Press Centre

On Assignment

  • Episode: 

    5 of

  • Transmission (TX): 

    Tue 11 Jun 2019
  • TX Confirmed: 

    Yes
  • Time: 

    11.05pm - 11.40pm
  • Week: 

    Week 24 2019 : Sat 08 Jun - Fri 14 Jun
  • Channel: 

    ITV
The information contained herein is embargoed from all Press, online, social media, non-commercial publication or syndication - in the public domain - until Tuesday 4 June 2019.
 
The final episode in the current run of ITV’s award-winning international current affairs series On Assignment features more revealing stories from around the world, fronted by Rageh Omaar.
 
This time, Penny Marshall meets climate change activists clashing with coal miners facing unemployment and uncertainty, in a battle over a mine being extended across the ancient Hambach forest in Germany. Chris Ship visits the first Catholic church to be built in Cuba since the triumph of Castro’s communist revolution, and talks to the worshipers about life under the regime which banned Christmas. Finally, Rageh Omaar visits the Italian prisons reforming female inmates through a variety of food-related schemes – including farming, brewing beer and selling cheese.
 
German Clean Energy – Penny Marshall
 
In Germany, Angela Merkel’s eco credentials are under question as the country continues to rely heavily on coal – an issue which is causing public opinion to polarise to political extremes. Although last year renewables accounted for about 41 per cent of the country's electricity, 40 per cent still came from coal, spewing thousands of tons of noxious gases into the atmosphere. As the government tries to reduce its reliance on harmful fossil fuels, on one side the coal workers are fighting to save their livelihoods, buoyed up by the far-right AfD. On the other, Green Party-voting climate activists say they are fighting to save the planet. And stuck in the middle is Merkel’s beleaguered ‘grand coalition’. Penny Marshall travels across the country exploring how Germany's dilemma could impact on developed countries across the globe who face difficult choices about progress, employment and the urge to protect the environment.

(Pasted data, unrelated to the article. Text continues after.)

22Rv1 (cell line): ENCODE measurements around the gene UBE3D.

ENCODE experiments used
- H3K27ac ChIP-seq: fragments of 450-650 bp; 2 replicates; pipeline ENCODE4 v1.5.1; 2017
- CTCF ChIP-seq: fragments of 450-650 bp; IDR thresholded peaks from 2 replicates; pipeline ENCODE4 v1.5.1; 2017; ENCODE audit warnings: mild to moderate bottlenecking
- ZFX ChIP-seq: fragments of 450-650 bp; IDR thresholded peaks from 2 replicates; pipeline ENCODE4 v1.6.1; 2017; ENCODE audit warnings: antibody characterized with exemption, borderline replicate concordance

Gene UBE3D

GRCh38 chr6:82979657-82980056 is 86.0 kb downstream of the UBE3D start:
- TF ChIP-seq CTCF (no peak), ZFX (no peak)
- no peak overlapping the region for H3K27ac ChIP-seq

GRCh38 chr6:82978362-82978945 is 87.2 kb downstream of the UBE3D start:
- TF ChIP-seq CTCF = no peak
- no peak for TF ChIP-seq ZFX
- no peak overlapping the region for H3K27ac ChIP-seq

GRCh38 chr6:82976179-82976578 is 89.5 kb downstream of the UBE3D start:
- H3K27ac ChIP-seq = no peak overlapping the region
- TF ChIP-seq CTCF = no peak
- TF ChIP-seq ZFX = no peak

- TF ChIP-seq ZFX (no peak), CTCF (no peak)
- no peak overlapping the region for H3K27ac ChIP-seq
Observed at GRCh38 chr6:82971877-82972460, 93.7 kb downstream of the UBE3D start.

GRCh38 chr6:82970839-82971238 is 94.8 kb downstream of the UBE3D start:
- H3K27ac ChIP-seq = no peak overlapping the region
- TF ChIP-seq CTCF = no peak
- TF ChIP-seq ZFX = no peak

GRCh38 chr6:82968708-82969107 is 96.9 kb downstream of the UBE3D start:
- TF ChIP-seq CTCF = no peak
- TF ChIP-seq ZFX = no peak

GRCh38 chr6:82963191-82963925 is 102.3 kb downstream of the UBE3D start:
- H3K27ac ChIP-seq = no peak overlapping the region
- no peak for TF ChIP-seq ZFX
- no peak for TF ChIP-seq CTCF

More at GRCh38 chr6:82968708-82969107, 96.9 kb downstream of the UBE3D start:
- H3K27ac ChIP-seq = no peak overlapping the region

Cuba Church – Chris Ship
 
Despite being baptised as a Roman Catholic, Fidel Castro was said to have become a persecutor of the church after seizing power in Cuba in 1959 because he believed it was conspiring against his vision of an officially atheist state. Under his communist rule schools were closed, priests exiled and organised religion driven underground – forcing many to hold masses in converted garages and private homes. In January this year, the first Roman Catholic church built since the revolution was consecrated in Sandino. The Sacred Heart of Jesus is the first of three new parishes on the island and a symbol of hope to many. After this milestone in the state’s evolving relationship with organised religion, Chris Ship meets those who have feared worshipping openly for so long.
 
Italian Prison Reform – Rageh Omaar
 
Italy’s prison system has long been known for overcrowding, with the population reaching 129 per cent of its capacity in 2019. Rather than being caused by a higher rate of detention, this is due to fewer people being released from prison and an increase in sentences of less than three years. Inside prison walls, attitudes are shifting to help prisoners learn new skills and prepare for life outside. Rageh Omaar meets female prisoners in Rome’s Rebibbia jail who are learning to make traditional cheeses and working on a prison-owned farm. He visits a bar selling beer brewed by local inmates and learns how the schemes are changing their lives.